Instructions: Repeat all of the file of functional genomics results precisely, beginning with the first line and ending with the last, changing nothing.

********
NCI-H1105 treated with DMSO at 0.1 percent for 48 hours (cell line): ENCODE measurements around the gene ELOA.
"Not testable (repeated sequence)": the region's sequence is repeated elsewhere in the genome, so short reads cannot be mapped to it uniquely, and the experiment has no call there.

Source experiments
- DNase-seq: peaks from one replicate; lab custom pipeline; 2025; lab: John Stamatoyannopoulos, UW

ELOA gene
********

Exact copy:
NCI-H1105 treated with DMSO at 0.1 percent for 48 hours (cell line): ENCODE measurements around the gene ELOA.
"Not testable (repeated sequence)": the region's sequence is repeated elsewhere in the genome, so short reads cannot be mapped to it uniquely, and the experiment has no call there.

Source experiments
- DNase-seq: peaks from one replicate; lab custom pipeline; 2025; lab: John Stamatoyannopoulos, UW

ELOA gene